16.0%

Source: U.S. Department of Commerce, U.S. Census Bureau, Report FT900, U.S. International Trade in Goods and Services, Table 17, March 7, 2018.

Note: Estimates for January through December 2018 were developed by CRS from data in January, 2018, and data for 2017 published by the Census Bureau using a straight line extrapolation.

Oil Import Volumes

Commerce Department data indicate that in 2017, the quantity of energy-related petroleum products imported by the United States increased by 1.6% compared with such imports in 2016; year over year, crude oil imports rose by 2.6%. As Figure 3 shows, imports of energy-related petroleum products can vary sharply at times on a monthly basis. In 2017, imports of energy-related petroleum products averaged about 303 million barrels per month, up 1.6% from the average of 298 million barrels per month in 2016. Through December 2017, average imports of crude oil, at 239 million barrels a month, were 2.8% above the same period in 2016. At 331 million barrels in January 2017 and 328 million average barrels per month in May 2017, imports of energy products reached their highest average monthly levels since 2013.

Figure 3. Quantity of U.S. Imports of Energy-Related Petroleum Products

Source: U.S. Department of Commerce, U.S. Census Bureau, Report FT900, U.S. International Trade in Goods and Services, Table 17, March 7, 2018.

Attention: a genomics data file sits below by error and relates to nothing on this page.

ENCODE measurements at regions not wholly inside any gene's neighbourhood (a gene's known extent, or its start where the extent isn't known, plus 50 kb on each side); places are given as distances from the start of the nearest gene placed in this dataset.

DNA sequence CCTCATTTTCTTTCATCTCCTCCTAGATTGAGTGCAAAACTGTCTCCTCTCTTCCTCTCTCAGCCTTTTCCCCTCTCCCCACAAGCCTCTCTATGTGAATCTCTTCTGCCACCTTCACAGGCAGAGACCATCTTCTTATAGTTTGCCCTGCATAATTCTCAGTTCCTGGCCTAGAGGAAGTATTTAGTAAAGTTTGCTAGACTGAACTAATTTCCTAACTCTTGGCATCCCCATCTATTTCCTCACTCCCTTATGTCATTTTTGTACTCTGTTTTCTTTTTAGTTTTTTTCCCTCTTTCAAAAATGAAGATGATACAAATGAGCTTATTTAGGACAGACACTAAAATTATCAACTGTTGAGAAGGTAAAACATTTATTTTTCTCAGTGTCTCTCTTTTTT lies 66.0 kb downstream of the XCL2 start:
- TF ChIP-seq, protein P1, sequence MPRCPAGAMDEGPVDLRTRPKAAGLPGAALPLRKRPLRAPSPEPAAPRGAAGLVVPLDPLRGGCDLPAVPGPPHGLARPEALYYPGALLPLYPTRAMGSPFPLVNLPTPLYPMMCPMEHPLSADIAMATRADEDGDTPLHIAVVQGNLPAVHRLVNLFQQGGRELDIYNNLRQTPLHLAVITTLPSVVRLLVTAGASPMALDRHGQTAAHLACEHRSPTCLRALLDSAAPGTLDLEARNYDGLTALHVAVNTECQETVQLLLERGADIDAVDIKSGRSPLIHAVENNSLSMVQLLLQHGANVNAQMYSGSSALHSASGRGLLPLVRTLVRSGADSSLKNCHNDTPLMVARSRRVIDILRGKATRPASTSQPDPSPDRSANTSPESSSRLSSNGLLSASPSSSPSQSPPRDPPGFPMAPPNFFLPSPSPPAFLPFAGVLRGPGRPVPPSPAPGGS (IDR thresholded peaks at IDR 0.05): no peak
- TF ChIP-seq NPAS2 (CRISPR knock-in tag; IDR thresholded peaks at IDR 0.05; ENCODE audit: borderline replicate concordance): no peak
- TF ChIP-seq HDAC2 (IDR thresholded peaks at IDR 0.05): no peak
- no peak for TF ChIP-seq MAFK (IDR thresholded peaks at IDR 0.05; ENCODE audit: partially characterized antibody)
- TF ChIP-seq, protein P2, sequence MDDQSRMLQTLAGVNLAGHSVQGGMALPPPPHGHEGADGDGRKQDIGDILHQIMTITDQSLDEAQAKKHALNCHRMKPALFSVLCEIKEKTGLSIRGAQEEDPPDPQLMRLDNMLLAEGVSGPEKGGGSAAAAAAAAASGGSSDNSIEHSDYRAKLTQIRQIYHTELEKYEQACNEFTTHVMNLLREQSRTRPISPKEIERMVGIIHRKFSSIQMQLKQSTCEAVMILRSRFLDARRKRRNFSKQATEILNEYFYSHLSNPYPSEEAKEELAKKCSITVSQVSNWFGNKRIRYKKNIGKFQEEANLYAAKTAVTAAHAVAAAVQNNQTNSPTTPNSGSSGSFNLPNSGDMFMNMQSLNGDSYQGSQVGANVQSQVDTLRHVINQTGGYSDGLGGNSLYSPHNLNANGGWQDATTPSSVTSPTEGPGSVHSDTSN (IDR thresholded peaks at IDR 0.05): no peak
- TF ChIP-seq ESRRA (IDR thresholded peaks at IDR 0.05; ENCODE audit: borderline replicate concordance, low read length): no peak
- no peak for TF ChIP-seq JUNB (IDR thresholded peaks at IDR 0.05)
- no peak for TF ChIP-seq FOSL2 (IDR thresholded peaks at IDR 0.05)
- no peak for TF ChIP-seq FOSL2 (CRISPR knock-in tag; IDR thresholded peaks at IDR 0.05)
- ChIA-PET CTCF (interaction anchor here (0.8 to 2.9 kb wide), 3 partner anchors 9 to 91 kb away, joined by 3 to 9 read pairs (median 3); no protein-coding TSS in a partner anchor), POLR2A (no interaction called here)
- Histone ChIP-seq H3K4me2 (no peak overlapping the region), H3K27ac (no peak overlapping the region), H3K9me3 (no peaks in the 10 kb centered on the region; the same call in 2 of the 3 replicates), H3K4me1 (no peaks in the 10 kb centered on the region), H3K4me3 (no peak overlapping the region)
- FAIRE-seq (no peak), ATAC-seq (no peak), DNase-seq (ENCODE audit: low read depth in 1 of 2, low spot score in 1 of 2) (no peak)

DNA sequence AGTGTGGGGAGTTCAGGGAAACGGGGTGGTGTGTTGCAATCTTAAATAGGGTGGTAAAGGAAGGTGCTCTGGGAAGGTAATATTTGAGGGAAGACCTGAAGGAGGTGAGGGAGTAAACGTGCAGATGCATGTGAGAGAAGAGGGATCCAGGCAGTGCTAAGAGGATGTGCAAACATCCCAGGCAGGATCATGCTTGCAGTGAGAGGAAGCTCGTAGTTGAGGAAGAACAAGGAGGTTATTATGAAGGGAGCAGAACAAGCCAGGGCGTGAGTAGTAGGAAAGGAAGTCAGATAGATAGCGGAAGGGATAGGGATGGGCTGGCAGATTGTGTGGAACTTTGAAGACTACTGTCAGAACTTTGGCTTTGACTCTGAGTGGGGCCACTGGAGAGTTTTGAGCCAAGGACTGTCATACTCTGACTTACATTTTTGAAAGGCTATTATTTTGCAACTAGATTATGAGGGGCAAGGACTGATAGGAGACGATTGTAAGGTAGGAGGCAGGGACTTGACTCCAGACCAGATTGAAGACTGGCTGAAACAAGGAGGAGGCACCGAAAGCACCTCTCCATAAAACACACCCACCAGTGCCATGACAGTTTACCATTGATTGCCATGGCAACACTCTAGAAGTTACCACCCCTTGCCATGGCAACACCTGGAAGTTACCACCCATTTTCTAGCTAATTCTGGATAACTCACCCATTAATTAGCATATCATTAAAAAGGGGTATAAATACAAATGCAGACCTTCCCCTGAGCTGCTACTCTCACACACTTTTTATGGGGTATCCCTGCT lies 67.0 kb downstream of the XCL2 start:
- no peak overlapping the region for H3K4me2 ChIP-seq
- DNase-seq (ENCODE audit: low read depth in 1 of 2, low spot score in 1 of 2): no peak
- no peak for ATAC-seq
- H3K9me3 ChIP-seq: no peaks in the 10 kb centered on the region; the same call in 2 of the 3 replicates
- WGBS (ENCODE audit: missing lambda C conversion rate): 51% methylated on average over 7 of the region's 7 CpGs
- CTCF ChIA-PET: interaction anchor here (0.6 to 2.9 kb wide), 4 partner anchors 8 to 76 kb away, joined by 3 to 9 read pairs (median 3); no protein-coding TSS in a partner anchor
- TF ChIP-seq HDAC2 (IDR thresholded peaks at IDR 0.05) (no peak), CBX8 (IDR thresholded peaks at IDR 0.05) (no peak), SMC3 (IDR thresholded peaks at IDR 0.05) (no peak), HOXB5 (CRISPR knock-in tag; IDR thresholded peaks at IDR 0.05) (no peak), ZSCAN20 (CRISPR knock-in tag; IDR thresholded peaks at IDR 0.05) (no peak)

Oil Import Values

As indicated in Table 2, the nominal dollar value of energy-related imports in 2017 was $174 billion, up 28% from the value of energy imports in 2016, which accounted for about 8% of the value of total U.S. merchandise imports. In previous periods, energy prices have varied sharply, occasionally not following the general trend of falling during the winter months, as indicated in Figure 4. As Table 2 shows, the average price of imported oil in 2017 was $46 a barrel, up 27% from an average price of $36 per barrel in 2016. In December 2017, the average price of imported oil stood at $52 per barrel. By January 2018, the average monthly price of an imported barrel of oil had risen to $55.

Table 2. U.S. Imports of Energy-Related Petroleum Products, Including Crude Oil (not seasonally adjusted)

Period

Total energy-related petroleum productsa

Crude oil

 

Quantity
(millions of barrels)

Value
($ billions)

Quantity